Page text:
Tuesday, March 28, 2006

POV: Whose story is it, anyway?

March Madness was so “mad” that Peter didn’t think of a post for Monday, as you’ve no doubt already figured out because you are all so bright. All he can say is, “Go UCLA.” Now, I think this is interesting given who he was pulling for in football, but I’m not going to bring that up. I’ve already given Mike a wide opening to hijack this blog if he weren’t so busy writing his book. But since he’s occupied, I’m safe.

I think.

Point of View. We talk about it a lot in writing, generally in relationship to two things: head hopping and what a POV character can know. So if you stay in one head per scene and don’t have your character do something like thinking about raking her hand through her glorious auburn curls and blinking her emerald green eyes (unless she’s a self-absorbed ego maniac), you’re good.

Right?

I’ve read two books recently that deepened my understanding of POV as a storytelling technique. The first was The Poisonwood Bible by Barbara Kingsolver. If you haven’t read it, it’s the story of a man who takes his family to be missionaries in the Congo on the eve of its independence from Belgium in the late 50s. The story is told through his four daughters ranging in age from five to fifteen. A couple of section intros are told from the mother’s POV after she’s in America looking back. But that’s it. Essentially, The Poisonwood Bible is four stories, one for each of the POV girls. It’s not really about the mother or the father, so their POVs are unnecessary, though on the face of it, you would think it would be natural to include their POVs. Through over 500 pages, you grow emotionally attached to these girls as they grow and live their lives. It’s their story, and you want to know what happens.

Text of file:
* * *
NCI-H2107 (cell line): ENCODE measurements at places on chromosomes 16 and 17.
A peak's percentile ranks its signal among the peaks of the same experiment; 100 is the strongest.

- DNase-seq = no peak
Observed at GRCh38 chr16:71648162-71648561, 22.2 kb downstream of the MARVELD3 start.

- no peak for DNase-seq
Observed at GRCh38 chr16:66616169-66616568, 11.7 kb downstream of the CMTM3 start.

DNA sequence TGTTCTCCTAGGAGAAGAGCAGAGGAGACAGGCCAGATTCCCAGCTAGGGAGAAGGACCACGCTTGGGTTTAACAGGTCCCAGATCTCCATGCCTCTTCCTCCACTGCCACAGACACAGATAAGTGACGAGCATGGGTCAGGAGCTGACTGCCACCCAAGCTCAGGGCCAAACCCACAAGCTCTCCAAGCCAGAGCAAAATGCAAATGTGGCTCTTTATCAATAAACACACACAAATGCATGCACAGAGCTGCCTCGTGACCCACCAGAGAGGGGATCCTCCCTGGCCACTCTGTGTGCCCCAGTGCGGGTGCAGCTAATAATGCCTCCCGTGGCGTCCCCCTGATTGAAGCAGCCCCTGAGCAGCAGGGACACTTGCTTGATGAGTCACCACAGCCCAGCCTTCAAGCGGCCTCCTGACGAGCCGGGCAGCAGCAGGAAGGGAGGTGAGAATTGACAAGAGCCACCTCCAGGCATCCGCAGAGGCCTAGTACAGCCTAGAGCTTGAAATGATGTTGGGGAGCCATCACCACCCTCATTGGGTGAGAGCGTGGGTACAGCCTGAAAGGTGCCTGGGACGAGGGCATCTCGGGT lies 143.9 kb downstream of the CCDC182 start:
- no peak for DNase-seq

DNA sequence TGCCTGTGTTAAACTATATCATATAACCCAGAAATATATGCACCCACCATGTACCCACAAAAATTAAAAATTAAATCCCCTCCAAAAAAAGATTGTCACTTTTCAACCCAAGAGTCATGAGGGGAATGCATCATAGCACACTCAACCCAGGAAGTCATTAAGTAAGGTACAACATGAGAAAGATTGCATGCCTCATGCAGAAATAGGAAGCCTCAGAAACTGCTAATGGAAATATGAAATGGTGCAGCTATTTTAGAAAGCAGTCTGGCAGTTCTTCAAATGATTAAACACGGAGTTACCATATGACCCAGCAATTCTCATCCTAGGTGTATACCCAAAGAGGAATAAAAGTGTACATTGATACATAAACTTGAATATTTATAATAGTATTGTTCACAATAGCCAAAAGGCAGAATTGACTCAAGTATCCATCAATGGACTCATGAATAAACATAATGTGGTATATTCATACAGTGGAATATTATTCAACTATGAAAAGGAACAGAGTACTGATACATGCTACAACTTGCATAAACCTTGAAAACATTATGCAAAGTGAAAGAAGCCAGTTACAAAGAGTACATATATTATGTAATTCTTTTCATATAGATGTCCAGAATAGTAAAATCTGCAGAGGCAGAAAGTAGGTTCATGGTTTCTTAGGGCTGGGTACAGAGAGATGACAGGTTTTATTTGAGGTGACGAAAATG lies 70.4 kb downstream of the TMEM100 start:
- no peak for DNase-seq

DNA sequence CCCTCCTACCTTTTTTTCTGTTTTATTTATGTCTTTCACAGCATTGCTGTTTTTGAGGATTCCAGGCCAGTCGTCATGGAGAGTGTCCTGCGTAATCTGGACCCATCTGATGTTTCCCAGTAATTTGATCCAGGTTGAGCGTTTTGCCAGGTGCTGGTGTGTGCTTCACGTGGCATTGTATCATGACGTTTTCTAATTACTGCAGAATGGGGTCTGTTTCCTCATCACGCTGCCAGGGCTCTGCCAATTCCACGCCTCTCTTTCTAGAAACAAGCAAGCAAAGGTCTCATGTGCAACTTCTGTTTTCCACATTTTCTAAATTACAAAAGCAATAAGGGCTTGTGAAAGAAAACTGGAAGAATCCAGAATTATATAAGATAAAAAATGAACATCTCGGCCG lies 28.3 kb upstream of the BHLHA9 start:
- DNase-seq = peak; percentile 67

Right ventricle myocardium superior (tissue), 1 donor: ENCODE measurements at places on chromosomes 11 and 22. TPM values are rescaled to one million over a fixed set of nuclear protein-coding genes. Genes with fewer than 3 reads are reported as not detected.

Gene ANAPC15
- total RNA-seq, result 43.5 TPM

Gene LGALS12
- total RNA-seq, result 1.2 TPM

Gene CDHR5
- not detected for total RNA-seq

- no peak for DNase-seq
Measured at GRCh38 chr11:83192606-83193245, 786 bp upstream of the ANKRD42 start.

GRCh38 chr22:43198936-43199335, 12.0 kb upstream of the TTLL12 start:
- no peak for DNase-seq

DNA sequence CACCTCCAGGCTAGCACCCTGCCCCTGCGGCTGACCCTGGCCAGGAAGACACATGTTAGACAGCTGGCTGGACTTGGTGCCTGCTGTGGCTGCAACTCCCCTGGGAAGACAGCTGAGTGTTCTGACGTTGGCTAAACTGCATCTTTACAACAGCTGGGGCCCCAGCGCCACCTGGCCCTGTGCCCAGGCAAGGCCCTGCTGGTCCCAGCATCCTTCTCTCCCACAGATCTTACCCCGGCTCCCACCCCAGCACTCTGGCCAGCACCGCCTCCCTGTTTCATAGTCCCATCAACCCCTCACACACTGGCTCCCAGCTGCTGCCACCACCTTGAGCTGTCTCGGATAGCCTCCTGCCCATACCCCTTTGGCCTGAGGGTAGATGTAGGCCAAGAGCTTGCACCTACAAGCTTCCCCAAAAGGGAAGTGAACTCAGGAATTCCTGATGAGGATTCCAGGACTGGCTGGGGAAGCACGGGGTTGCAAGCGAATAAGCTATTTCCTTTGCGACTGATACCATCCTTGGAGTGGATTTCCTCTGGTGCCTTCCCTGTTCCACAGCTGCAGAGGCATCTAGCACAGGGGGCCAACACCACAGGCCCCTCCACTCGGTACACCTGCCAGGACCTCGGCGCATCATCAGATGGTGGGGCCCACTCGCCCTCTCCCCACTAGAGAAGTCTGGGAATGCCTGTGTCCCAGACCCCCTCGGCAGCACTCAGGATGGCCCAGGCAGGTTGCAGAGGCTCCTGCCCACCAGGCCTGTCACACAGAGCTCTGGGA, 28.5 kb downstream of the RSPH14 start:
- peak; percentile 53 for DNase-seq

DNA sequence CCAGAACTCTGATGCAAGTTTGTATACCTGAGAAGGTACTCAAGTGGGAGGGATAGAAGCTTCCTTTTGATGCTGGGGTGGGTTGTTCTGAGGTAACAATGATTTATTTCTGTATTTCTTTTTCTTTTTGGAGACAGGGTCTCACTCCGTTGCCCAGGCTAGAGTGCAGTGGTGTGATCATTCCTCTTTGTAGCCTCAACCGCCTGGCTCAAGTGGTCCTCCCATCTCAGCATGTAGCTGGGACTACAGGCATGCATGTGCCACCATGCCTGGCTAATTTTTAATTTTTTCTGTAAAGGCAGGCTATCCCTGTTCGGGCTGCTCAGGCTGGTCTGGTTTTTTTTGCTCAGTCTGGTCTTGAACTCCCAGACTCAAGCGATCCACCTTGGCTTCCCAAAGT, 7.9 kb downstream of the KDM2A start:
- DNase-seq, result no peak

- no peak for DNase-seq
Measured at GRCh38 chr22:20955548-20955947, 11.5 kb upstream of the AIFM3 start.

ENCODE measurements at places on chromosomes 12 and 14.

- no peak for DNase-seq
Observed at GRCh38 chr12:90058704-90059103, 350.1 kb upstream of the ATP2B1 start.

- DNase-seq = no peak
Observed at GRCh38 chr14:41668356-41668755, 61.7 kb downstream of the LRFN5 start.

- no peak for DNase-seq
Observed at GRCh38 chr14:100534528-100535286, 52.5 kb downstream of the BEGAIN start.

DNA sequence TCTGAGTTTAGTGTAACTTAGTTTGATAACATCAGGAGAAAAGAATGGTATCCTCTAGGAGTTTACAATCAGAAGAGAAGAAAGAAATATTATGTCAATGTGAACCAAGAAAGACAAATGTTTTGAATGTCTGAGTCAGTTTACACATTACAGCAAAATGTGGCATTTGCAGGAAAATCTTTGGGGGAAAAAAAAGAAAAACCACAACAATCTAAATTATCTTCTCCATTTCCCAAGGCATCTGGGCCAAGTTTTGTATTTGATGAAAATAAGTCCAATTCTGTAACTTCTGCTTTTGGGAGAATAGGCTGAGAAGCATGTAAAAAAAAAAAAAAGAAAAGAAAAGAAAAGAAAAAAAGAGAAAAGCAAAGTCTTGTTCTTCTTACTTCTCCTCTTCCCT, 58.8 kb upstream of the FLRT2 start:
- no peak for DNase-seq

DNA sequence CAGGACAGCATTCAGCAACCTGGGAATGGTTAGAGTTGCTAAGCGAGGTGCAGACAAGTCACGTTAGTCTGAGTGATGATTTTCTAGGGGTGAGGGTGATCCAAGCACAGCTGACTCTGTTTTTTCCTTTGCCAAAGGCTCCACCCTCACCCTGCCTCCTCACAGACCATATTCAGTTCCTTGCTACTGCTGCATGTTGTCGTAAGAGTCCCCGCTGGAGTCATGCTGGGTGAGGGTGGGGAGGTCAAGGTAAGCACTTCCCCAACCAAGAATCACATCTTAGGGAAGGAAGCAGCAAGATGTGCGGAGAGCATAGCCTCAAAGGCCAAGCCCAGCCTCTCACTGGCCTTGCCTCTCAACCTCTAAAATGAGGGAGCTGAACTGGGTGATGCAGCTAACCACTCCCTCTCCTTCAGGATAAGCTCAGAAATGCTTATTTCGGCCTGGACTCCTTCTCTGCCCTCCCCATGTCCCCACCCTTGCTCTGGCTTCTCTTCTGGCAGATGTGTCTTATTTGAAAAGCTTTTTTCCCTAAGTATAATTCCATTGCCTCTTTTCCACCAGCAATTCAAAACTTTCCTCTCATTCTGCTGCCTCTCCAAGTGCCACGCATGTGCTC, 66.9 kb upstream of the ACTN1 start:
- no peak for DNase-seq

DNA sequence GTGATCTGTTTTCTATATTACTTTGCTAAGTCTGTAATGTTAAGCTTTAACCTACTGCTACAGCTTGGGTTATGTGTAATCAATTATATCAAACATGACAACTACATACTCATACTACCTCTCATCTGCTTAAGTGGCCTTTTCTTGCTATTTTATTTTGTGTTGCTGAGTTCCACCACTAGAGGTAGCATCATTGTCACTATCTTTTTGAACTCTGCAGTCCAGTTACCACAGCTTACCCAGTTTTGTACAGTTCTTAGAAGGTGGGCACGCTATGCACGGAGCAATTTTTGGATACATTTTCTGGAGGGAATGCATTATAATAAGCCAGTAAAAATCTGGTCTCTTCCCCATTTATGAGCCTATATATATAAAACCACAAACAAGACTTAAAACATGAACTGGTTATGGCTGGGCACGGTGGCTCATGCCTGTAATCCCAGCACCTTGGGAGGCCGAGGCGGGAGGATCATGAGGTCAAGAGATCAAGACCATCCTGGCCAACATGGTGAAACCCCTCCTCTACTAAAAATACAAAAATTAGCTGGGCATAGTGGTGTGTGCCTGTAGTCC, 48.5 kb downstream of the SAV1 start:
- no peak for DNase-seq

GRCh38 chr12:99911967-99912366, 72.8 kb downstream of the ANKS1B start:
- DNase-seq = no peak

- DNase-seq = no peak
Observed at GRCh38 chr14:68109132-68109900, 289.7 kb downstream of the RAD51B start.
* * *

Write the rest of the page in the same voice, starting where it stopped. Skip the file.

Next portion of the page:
In contrast, I read a book (it shall remain nameless) that, while it kept the traditional POV rules, didn’t seem to know whose story it was telling. It starts out with the heroine and the hero. For about the first 30 pages. Then the heroine disappears and we have three other characters’ POVs. The heroine doesn’t reappear until around page 160. For one scene in her POV. There’s another later on toward the end. That’s it. And the book is supposed to be about her. The story felt disconnected and the characters felt distant.

When I sat down and tried to figure out what was wrong with this book, I realized the author didn’t really seem to know whose story she was telling. Every time we switch POV we start in on someone else’s story. The beginning was the heroine’s. Then it became about another woman. Then the heroine again. If we have five POVs in only 300 pages, and three of them don’t seem to add to the main storyline, then the reader isn’t going to know who to get behind, who to identify with.

This is why I think doing POV well is more than just refraining from head-hopping. It’s knowing whose story you’re telling.

So, what are your thoughts on POV? What do you consider when thinking about adding another POV? What do you notice about the POV in books you read?

I don’t know about you, but I’m going to toss my auburn curls (which I don't have) and pierce someone with my emerald eyes (don't have those either) while I think about it.

9 comments:

michael snyder said...

As much as I'd love to hijack this blog--I'm feeling a little under the weather and am supposed to be packing for a short trip--I'm going to refrain, except to temporarily hop into Peter's head and scream, "Go George Mason!"

Okay, for the record, I'm not really going crazy for any of the final four teams yet. But I will once the action picks up.

Great thoughts on POV, btw (since that is the whole point anyway). I really need to read Poisonwood, but haven't gotten around to it.

I do love switching between POV's in a novel. But it seems everything I've written lately is in first person...it's all about me, me, ME! (Except that really, it's not about me...really...I swear...)

michael snyder said...

Nail polish anyone?

Malia Spencer said...